I once heard Isaac Asimov tell the great physicist Freeman Dyson that Newton’s laws are trivial—so trivial that his dog could understand them. Asimov challenged Dyson to explain how his dog could leap in the air and catch a tennis ball in midflight if the dog didn’t understand the physical laws controlling the motion of the ball.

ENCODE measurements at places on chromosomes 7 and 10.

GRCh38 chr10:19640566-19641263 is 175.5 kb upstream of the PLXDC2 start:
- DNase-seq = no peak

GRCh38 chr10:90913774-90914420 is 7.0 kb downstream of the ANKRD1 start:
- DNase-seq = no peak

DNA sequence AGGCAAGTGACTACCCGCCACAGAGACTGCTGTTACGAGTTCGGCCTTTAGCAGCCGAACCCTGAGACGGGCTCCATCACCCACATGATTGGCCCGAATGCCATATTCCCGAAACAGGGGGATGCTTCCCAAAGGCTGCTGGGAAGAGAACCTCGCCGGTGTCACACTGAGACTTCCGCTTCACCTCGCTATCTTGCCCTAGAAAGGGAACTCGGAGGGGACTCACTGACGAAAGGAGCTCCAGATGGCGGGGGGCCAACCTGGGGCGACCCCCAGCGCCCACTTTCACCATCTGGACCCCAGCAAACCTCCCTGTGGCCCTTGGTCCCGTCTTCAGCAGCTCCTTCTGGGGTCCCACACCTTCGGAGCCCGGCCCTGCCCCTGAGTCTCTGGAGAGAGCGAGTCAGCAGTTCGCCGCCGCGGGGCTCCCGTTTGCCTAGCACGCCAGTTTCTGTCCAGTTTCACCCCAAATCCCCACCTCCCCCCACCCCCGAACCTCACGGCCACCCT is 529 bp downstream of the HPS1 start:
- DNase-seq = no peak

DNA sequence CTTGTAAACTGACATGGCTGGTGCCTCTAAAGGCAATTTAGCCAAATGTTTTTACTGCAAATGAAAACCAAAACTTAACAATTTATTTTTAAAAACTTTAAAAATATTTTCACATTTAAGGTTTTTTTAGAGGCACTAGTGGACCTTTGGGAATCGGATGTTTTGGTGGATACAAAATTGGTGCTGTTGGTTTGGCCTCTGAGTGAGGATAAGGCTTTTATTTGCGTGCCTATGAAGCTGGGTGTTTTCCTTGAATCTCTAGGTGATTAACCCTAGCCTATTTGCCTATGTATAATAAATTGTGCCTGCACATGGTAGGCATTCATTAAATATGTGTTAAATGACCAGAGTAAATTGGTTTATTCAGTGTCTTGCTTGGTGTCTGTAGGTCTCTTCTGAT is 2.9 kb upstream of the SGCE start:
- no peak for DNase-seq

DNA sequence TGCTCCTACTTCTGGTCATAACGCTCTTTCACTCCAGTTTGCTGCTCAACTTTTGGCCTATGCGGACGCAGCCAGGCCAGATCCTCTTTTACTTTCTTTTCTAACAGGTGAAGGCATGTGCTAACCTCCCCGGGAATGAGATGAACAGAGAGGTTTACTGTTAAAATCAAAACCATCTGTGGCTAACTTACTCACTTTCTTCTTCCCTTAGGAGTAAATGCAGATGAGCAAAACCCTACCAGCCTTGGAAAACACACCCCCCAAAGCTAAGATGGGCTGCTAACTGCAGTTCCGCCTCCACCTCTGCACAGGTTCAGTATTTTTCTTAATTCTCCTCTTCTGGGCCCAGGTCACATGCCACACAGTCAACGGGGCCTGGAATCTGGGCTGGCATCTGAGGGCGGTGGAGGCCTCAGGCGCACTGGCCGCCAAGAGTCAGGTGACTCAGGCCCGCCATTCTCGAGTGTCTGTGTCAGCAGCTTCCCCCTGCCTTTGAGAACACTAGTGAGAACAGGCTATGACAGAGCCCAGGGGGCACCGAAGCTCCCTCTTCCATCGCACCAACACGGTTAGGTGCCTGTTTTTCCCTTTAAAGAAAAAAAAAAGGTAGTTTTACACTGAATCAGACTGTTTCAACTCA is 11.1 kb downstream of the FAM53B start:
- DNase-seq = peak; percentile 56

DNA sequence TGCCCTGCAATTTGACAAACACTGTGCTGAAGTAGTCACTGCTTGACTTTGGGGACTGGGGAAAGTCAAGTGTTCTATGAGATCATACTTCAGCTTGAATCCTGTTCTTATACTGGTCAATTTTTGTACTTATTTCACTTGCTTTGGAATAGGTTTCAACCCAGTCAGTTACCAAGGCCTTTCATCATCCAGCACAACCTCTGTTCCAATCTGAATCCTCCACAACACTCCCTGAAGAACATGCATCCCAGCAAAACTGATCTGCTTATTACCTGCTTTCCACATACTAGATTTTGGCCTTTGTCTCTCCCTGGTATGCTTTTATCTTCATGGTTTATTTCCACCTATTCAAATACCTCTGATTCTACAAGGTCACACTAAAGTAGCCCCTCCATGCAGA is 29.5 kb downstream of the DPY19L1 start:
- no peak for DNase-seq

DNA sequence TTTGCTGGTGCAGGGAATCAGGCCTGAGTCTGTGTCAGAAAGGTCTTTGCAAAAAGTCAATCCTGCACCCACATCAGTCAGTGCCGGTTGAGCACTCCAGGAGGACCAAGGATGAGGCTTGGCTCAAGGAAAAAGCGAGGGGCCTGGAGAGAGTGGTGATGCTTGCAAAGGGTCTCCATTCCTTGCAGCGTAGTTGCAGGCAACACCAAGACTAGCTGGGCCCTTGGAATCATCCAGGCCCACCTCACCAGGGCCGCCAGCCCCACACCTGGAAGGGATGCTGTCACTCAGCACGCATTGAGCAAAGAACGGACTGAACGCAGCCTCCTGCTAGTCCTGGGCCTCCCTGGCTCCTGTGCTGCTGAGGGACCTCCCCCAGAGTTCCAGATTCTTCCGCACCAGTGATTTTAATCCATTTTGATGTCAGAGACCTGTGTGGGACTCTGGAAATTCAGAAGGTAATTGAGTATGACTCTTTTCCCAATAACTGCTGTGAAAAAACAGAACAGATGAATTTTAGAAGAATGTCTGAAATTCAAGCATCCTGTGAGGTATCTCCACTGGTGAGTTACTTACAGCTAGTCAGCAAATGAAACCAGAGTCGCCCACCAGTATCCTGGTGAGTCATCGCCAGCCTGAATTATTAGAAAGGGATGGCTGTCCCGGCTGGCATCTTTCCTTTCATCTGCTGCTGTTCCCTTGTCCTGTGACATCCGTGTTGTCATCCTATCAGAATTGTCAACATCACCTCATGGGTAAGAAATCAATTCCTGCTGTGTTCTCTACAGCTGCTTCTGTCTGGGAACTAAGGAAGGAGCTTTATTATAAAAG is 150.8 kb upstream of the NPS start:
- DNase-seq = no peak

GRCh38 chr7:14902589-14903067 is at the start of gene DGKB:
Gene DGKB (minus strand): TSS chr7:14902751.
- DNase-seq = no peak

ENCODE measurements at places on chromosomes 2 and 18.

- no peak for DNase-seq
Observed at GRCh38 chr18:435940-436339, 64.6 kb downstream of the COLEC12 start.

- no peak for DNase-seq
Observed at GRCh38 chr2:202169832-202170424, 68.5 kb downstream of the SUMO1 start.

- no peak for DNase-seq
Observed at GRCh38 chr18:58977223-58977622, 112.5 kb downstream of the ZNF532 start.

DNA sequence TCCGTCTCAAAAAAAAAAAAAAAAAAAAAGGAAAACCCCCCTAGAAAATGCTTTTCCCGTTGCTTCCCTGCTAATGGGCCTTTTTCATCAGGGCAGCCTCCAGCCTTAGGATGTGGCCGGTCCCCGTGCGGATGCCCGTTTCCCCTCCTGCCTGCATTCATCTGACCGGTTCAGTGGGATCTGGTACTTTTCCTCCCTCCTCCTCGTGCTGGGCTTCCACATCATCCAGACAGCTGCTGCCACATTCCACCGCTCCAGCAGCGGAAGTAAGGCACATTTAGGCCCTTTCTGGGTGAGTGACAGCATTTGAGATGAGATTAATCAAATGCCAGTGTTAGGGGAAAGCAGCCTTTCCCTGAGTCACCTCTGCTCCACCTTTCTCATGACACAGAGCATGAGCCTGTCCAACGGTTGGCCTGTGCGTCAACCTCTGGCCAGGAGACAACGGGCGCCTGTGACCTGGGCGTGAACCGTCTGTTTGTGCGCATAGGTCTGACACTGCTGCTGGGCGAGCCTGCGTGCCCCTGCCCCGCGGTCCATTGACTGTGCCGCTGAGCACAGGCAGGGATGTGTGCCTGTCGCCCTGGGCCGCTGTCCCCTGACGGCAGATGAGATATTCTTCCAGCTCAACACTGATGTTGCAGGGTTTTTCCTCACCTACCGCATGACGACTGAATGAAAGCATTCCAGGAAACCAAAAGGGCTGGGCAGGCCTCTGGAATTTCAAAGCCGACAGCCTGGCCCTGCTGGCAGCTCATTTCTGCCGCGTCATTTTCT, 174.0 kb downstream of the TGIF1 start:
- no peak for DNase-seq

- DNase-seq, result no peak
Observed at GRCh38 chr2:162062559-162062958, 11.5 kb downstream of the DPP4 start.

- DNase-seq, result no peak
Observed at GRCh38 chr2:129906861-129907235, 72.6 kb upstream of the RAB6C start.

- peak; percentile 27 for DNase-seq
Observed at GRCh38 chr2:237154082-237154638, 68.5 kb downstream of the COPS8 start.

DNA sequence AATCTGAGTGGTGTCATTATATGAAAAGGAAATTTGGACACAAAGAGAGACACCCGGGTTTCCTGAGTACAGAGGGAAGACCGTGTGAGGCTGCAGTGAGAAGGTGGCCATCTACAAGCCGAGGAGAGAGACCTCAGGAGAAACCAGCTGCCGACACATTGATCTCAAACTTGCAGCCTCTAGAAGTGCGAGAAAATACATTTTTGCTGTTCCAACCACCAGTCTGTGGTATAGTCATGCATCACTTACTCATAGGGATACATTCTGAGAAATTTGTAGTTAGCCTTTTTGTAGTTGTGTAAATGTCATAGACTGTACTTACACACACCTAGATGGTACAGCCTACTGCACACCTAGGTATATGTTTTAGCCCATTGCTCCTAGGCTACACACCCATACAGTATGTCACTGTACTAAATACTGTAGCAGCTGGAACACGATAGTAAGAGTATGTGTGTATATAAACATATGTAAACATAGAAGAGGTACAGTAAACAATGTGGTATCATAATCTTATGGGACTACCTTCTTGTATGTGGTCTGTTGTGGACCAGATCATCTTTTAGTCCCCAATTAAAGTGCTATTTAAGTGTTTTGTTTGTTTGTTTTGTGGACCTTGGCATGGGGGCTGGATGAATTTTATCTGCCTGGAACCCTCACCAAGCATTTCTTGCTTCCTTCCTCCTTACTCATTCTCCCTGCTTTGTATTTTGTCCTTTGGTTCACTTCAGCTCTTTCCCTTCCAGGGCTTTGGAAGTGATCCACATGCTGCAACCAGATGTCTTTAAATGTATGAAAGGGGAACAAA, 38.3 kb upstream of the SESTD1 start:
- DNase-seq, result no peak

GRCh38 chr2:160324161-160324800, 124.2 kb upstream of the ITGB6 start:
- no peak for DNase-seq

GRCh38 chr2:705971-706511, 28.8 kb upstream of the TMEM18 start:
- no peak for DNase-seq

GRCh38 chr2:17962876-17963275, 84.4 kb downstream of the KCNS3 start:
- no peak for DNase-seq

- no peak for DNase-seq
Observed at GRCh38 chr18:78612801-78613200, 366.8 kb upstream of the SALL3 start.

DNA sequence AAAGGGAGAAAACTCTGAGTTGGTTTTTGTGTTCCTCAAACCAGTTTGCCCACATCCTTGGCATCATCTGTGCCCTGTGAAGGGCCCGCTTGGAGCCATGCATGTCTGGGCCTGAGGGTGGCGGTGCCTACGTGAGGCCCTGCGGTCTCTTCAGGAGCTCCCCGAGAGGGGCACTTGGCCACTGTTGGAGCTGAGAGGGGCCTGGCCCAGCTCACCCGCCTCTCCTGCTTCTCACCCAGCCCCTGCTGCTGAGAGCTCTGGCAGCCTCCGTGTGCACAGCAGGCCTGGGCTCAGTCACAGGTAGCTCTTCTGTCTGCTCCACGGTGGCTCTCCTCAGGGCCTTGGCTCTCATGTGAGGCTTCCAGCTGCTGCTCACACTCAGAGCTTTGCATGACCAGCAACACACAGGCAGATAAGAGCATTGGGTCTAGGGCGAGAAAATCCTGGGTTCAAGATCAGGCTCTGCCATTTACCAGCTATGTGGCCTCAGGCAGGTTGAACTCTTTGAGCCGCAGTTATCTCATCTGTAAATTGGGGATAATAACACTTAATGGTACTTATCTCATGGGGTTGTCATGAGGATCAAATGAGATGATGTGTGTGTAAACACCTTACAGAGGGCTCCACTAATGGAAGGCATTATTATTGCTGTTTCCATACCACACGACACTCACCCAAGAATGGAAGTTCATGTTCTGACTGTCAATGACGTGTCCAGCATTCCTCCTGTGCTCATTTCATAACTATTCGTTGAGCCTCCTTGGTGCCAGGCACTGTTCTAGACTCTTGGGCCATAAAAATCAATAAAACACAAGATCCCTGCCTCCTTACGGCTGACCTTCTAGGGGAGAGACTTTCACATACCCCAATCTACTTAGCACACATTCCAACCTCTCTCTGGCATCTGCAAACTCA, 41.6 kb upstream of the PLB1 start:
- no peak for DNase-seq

At some level Asimov was right. A dog, and a center fielder for that matter, must understand something about physics to catch a ball in flight. But this level of understanding—for both dogs and professional baseball players—rarely, if ever, includes knowledge of the differential equations Newton developed to describe the trajectory of masses in gravitational fields. In fact, such knowledge would prove of no value to a baseball player who took the time to acquire it.